Can Your Invention be Patented?
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Can Your Invention Be Patented?
So many inventors create new inventions without a thought as to whether the invention will be commercially viable. For an invention to be valuable, it must deliver a value proposition to a customer, client, or end-user. This part of the entrepreneurial equation is fairly easy. The more difficult aspect is that the invention must compete against competitor or substitute products already in the market.
One of the primary concerns is that competitors will simply copy the invention and employ it for their own commercial purposes. The only way to stop this is to either keep the invention secret, which will be impossible if you are going to sell it to the public, or to secure intellectual property rights.
What are the Available Types of Intellectual Property?
The type of intellectual property protection applicable to an invention is patent protection.There are two main types of patent applicable to inventions.
• Design Patent - A design patent protects the aesthetic or ornamental properties of the invention from copy. Basically, it is the look or shape of a product — rather than the function of the product itself. This type of patent does nothing to protect the function, mechanics, or composition of the invention.
• Utility Patent - The utility patent provides protection for a process, machine, article of manufacture, or composition of matter. A creation that falls into these categories are known as “patentable subject-matter”.
Things that fall outside of these categories of subject matter may be too abstract or theoretical to apply a patent.
Throughout this article, we will focus on the requirements of a Utility Patent.
Are You the Inventor?
After you determine whether your invention constitutes patentable subject matter, you will need to be able to file a patent application. To claim patent rights, you must be the inventor. You may also be the employer (principal) for whom an employee (agent) inventor is working for. Individuals working together can jointly file a patent application.
What are the Requirements for a Patent?
A patent application makes certain claims about the subject invention. The claims concern specific aspects of the invention that meet the requirements for patent protection. The requirements for a claimed element to be protectable by patent are:
• Novelty - To be capable of patent an invention must be new. This means that it cannot already exist in the market, and it must not have been previously disclosed to the public. This is perhaps the most difficult aspect to determine. There have been so many inventions in the history of mankind. Hundreds of millions (if not billions) of these inventions have been disclosed to the public in some form or another. As such, it is extremely difficult to come up with a truly novel invention. Disclosing something to the pubic includes:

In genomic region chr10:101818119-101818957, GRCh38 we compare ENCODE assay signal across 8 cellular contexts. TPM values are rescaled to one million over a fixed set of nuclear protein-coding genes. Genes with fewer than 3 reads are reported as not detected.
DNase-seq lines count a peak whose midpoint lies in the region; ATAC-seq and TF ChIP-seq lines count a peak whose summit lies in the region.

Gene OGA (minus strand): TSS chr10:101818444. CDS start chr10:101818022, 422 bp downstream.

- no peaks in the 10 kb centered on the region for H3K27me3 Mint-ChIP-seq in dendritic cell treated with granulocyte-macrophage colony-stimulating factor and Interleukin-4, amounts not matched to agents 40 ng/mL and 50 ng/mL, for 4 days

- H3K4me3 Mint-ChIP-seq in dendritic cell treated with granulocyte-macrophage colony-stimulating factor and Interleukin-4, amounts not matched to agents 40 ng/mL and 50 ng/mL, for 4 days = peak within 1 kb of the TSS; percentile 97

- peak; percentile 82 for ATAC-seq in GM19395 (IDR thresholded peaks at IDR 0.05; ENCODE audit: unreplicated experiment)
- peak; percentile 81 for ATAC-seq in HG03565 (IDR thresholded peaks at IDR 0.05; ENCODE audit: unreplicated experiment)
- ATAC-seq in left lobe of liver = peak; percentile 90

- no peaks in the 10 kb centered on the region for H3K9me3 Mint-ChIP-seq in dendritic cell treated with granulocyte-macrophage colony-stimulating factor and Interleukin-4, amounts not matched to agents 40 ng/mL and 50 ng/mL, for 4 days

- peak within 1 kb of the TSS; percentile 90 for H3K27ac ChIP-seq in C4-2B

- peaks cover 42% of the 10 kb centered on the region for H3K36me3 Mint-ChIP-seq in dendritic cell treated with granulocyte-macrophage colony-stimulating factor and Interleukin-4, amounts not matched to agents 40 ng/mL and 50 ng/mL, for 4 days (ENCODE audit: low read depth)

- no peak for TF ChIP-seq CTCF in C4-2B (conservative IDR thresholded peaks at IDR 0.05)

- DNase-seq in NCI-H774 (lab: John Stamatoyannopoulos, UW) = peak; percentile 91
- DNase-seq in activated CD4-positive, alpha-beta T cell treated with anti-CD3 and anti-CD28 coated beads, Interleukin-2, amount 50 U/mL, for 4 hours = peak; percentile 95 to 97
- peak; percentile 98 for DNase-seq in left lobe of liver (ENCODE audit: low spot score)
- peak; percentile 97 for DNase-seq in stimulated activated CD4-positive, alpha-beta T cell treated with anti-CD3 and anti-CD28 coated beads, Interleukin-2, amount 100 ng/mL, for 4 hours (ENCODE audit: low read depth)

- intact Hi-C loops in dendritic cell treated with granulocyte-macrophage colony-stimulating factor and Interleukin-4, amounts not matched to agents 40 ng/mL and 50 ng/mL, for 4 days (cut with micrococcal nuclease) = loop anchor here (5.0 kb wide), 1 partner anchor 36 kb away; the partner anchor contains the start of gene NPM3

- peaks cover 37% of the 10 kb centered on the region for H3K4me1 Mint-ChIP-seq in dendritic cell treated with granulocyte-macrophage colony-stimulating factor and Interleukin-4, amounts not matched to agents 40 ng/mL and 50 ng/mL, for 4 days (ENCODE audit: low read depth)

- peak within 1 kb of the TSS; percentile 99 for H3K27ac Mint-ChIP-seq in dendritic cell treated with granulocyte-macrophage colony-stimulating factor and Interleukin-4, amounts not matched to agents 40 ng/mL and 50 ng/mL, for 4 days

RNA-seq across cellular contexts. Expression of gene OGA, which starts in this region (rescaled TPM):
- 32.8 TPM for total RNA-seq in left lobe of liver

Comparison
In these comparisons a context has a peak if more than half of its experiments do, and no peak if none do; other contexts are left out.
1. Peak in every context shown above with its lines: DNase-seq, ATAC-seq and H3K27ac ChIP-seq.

⁃ Public Sale - The claimed item is already being sold or offered to the public for purposes other than testing or development. This includes private sales to individuals or open sale to the public at large.
⁃ Other Disclosure - The claimed item cannot have been the subject of extensive disclosure. This might include description in a trade publication or academic journal. Other disclosures may include posting design documents online.
⁃ Patent Application - The claimed item item cannot have been the subject of a patent filing in the United States or other country.
• Non-Obvious - The claimed item cannot be an obvious concept in the context of the invention. That is, it must not be already commonly understood by experts in the field. Experts in the field are known as Persons Having Ordinary Skill in the Arts (PHOSITAs). These individuals would be able to identify the elements of the invention as either unique or the subject of common knowledge among such experts.
• Useful - The claimed element must perform some identifiable function or purpose. Note, the function must have some effect or result. It does not matter the value of the function or result. A design patent does not require a showing of usefulness, as the design patent applies only to the ornamental or aesthetic qualities.
A utility patent application may make numerous claims about the invention that are subject to patent protection. A design patent only makes one claim about the aesthetic features of the invention. In a utility patent, there can be multiple stand-alone claims, or a claim can have numerous sub-claims (or dependent claims).
How to Determine if Your Invention Meets These Requirements